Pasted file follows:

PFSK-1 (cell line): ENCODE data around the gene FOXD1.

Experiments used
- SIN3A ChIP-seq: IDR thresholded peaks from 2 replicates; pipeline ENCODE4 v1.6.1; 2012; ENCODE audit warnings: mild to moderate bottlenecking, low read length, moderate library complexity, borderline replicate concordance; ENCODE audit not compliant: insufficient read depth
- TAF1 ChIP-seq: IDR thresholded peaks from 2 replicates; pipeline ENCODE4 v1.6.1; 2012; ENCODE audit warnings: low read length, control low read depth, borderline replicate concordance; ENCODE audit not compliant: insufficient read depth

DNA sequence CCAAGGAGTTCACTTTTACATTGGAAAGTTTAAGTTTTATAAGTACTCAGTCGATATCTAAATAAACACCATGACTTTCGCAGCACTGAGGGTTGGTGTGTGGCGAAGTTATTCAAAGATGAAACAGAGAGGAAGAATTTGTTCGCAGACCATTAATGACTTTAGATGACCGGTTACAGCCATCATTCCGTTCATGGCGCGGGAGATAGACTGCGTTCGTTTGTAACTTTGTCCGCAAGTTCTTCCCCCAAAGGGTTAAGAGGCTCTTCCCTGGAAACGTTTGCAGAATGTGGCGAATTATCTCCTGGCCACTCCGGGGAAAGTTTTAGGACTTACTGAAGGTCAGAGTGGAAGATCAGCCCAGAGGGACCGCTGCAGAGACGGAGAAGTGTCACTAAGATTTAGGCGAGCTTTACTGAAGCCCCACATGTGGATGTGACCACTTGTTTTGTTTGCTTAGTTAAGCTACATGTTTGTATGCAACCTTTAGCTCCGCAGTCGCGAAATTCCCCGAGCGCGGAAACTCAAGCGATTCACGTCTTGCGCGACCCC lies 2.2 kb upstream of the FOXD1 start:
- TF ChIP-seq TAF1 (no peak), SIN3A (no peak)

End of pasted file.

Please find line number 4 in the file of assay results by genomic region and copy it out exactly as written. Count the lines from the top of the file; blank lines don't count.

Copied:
- TAF1 ChIP-seq: IDR thresholded peaks from 2 replicates; pipeline ENCODE4 v1.6.1; 2012; ENCODE audit warnings: low read length, control low read depth, borderline replicate concordance; ENCODE audit not compliant: insufficient read depth